I would like to make one thing clear, as far as I know, Bud Moore worked for Ford Motor Company and that we were our own team and Shelby was a different entity. When we were having problems with valve springs in 1969, Shelby had found some that would work and last through a race. He didn't share that information until after St. Jovite! As you know, George blew his engine and collected both of the Shelby cars. After that Shelby's cars were never a real factor. 

Do you know anything specific about the contract with Ford - moneywise, e.g. salary, material purchase, general sponsor payments and such? 

I was not privy to the financial part of the deal. However, Ford spent a lot of money to win the Trans-Am Championship! 

Which other projects were followed during your time at the shop like boat engines or other projects standing around in the shop? 

We blueprinted a 1969 Mangusta engine for Dave Talekson (sp), who was a SCCA official. We built twin 460 engines for an offshore boat for Bradley Dennis, who was the Autolite NASCAR Rep. We sold a crank and pistons to a World of Outlaw racer that Ford sponsored. We didn't realize that we had to sell them the rods too. It seems that the pistons ended up about a ¼ inch in the hole. They had a problem with the oil cooling system, so they brought the car out and we replumbed the oil cooling system. Ford wanted us to be focused on winning the championship.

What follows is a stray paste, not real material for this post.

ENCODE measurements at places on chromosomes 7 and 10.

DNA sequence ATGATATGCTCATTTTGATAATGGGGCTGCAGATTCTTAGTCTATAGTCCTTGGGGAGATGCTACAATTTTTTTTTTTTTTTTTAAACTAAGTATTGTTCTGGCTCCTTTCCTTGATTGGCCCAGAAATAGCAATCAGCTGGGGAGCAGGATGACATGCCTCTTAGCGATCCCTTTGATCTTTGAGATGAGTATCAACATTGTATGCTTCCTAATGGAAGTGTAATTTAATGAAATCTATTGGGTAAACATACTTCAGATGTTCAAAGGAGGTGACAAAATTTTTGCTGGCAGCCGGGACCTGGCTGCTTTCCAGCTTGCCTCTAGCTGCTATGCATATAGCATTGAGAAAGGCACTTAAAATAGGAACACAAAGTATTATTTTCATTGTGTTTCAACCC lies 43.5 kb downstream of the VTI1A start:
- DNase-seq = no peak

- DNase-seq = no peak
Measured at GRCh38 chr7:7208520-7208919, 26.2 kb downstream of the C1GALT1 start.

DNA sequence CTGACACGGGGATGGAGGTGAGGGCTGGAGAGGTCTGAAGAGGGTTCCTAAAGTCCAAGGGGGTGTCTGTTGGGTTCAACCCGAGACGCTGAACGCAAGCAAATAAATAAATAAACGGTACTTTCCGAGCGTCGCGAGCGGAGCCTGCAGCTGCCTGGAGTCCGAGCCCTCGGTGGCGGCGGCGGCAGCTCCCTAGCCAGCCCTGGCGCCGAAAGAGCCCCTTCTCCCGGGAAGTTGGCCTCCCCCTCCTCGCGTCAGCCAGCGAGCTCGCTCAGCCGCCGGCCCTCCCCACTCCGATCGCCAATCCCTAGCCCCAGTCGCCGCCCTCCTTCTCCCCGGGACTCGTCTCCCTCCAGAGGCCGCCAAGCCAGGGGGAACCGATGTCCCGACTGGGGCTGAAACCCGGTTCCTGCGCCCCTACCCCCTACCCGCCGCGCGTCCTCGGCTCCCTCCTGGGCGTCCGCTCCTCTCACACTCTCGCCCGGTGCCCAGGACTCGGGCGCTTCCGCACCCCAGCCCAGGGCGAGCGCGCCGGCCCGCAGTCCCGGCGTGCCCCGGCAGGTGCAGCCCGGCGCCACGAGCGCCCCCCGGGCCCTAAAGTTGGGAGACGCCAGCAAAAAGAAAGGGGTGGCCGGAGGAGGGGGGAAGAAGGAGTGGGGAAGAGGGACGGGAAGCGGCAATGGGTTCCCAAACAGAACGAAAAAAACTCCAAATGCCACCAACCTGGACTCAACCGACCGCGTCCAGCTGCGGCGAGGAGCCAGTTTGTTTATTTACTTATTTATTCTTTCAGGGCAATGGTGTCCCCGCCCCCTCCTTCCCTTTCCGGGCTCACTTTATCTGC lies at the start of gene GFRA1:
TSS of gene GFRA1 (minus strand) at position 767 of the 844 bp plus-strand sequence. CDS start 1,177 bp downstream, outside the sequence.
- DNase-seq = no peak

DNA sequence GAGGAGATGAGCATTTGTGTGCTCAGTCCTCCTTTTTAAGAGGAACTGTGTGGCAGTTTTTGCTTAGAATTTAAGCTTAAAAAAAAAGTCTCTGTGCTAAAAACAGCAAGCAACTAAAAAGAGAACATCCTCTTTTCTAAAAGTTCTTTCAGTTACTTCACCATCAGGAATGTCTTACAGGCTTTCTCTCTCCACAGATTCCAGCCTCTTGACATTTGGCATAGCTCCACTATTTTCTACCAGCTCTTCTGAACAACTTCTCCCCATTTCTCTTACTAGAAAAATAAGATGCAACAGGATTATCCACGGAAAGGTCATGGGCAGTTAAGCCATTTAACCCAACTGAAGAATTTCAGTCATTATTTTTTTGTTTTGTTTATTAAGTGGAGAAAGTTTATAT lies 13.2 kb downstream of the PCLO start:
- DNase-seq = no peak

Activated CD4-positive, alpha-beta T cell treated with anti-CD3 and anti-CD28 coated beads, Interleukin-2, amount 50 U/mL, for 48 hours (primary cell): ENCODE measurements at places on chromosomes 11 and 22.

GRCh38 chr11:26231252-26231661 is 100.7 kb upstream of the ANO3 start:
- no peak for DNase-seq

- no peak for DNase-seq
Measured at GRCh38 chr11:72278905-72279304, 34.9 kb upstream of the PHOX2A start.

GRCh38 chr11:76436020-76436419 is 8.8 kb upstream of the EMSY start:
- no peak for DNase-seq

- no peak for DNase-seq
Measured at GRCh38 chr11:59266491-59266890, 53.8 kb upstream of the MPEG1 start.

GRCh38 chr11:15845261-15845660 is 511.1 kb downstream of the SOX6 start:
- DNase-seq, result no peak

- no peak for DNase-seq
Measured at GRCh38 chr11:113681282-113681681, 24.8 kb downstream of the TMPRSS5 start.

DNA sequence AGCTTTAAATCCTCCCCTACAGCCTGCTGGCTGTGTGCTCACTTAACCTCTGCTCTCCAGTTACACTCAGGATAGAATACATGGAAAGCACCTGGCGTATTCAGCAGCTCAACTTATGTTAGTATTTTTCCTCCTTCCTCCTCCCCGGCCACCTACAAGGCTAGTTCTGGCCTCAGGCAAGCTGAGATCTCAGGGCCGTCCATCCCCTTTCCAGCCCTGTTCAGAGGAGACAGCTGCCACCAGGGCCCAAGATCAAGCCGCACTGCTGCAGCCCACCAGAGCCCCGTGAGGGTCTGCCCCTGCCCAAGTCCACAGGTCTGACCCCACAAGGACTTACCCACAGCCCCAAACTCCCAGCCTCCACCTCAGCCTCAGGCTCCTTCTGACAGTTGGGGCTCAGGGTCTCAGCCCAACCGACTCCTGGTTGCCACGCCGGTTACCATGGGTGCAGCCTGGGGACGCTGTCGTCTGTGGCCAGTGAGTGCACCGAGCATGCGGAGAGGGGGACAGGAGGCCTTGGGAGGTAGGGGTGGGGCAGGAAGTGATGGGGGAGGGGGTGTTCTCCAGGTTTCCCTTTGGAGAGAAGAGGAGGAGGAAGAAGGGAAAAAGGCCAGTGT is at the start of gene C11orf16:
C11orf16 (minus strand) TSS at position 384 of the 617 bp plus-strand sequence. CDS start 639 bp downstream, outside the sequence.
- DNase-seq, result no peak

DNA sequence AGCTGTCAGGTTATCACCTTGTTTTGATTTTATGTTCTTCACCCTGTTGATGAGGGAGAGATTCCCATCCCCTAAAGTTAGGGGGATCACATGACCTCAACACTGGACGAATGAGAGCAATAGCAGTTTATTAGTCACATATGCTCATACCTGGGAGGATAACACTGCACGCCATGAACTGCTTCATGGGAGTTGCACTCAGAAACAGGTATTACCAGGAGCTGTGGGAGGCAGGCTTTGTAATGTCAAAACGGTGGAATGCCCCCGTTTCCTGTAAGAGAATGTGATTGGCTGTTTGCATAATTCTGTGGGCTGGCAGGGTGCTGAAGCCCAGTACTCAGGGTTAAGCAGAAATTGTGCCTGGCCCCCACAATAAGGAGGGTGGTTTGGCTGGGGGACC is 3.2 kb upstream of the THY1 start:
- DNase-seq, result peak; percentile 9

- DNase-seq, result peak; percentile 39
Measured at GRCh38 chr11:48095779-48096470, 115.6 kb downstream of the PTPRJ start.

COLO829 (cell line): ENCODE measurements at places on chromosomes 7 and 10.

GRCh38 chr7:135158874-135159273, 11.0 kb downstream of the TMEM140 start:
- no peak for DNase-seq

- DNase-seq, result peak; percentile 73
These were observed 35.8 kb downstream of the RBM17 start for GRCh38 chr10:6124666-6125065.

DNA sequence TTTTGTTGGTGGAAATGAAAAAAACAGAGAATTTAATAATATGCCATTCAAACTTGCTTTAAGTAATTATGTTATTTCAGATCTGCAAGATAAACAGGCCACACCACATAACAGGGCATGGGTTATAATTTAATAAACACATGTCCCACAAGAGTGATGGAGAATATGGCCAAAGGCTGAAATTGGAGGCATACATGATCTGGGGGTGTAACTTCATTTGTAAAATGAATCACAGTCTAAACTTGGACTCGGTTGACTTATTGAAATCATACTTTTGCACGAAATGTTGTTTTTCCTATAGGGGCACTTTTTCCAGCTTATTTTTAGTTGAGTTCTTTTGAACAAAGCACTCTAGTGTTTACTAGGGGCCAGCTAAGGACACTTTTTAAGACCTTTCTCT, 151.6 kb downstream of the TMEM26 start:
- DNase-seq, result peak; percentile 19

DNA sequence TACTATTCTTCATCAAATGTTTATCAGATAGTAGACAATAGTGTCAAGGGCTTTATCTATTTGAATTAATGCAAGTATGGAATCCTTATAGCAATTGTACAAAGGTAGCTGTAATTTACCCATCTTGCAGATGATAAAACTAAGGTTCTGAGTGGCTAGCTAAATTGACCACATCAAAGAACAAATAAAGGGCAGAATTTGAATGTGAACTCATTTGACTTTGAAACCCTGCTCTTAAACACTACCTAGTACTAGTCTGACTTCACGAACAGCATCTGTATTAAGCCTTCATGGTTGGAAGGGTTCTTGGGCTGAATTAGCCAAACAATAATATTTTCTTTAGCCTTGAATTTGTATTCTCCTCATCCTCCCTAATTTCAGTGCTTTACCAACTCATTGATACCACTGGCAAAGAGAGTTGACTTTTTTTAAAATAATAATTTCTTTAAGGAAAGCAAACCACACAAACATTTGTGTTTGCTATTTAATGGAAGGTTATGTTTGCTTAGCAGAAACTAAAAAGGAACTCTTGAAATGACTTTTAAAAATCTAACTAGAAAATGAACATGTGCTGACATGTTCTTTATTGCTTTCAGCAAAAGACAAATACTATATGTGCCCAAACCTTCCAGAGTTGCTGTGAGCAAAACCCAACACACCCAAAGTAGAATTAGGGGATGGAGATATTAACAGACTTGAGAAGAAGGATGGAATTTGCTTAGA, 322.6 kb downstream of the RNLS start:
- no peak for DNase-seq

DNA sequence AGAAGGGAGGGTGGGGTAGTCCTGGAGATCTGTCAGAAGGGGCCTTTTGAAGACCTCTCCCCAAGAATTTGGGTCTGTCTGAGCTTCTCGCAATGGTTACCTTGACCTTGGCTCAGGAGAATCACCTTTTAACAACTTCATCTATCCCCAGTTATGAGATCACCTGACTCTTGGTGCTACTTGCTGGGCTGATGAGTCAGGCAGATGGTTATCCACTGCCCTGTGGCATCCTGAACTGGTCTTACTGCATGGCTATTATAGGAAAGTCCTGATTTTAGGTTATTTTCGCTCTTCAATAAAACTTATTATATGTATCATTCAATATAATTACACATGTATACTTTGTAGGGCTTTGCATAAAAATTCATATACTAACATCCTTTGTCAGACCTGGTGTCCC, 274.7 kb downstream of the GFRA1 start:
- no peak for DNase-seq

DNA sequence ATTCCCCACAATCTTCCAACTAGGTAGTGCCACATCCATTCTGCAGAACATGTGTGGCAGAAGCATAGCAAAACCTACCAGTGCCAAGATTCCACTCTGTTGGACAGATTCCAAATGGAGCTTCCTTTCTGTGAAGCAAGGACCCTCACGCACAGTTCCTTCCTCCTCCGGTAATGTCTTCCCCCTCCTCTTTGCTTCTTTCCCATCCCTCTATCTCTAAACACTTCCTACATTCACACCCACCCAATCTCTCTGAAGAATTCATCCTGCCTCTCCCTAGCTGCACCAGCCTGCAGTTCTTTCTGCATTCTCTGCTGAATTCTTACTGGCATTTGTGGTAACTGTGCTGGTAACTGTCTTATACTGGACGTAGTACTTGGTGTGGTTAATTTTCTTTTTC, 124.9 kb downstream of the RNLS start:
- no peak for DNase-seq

Who, in the BM team, raced his own Mustangs? 

Nobody raced a Mustang and only one person owned a Mustang. 

Can you let us know something general about the atmoshpere during that time in the shop and in the pits during the '69 and '70 season? 

The atmosphere at the shop, in general, was happy when we won and down when we lost. Most of the guys worked with Bud, when he was involved with NASCAR; they were laidback, had fun and most of them ate lunch together. At the track, it was strictly business and especially when the Ford people were around. Ford and Bud were very tight lipped about the cars. If you notice - when you see videos of the series - you will notice that Ford and Bud were not in a lot of interviews as Penske was. 

Did you have to travel a lot?  What was life like with your family and friendships back then? 

I didn't travel a lot. In 1969, I went to Bryar Raceway in Loudon, N.H., St. Jovite, Sears Point and Riverside. In 1970, I went to Bridgehampton, Dallas and Watkins Glen. I was friends with just about everybody on the crew and my neighbours were I lived. I had fun playing football with the neighbour kids and using the swimming pool. In 1969, my wife and baby daughter spent most of the summer with her parents in California. In 1970, Bud hired another engine builder who was also from California. We became friends. The guys at the shop would always give us a bad time about being from California. They were all from the Spartanburg area.